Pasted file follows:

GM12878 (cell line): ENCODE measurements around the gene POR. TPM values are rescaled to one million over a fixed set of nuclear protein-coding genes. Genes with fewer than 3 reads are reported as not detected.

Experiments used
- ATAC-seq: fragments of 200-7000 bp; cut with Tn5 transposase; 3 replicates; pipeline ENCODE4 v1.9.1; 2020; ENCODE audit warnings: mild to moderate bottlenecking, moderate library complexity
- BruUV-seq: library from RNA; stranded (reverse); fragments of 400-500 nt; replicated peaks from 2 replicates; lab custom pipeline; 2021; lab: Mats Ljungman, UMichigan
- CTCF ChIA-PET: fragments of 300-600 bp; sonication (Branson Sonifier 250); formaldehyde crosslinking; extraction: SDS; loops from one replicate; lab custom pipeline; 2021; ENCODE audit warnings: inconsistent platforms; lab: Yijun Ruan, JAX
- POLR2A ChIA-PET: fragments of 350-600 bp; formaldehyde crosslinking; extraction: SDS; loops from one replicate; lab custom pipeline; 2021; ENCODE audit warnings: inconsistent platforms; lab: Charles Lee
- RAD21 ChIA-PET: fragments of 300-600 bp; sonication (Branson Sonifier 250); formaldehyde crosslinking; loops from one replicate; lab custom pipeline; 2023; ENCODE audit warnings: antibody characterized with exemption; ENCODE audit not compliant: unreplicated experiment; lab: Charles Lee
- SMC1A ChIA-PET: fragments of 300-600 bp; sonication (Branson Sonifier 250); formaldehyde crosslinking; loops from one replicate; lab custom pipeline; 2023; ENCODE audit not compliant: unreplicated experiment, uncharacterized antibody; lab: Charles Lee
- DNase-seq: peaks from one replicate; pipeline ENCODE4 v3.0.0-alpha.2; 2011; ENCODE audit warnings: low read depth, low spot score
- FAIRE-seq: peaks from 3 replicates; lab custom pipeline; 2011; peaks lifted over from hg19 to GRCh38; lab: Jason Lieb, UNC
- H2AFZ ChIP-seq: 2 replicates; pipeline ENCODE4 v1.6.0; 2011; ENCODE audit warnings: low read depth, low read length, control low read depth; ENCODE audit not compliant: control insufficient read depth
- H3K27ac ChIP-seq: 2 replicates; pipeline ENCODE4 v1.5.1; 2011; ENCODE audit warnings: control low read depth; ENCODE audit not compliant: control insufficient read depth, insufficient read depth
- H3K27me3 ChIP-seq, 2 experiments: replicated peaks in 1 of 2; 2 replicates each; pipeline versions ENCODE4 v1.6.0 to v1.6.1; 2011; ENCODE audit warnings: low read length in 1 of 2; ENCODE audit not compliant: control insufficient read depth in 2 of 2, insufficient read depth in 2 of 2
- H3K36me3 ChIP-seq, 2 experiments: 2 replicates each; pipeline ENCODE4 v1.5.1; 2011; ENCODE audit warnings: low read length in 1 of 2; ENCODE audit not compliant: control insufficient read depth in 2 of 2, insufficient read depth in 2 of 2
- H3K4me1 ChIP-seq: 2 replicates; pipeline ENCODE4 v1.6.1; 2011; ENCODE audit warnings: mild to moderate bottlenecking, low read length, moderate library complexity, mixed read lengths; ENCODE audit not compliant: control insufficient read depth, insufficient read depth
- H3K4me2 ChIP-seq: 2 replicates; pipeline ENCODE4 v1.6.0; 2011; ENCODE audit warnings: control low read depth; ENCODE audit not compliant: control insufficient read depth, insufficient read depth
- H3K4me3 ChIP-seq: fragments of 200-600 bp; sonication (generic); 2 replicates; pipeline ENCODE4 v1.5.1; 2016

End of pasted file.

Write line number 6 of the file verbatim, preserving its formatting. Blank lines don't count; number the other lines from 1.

- POLR2A ChIA-PET: fragments of 350-600 bp; formaldehyde crosslinking; extraction: SDS; loops from one replicate; lab custom pipeline; 2021; ENCODE audit warnings: inconsistent platforms; lab: Charles Lee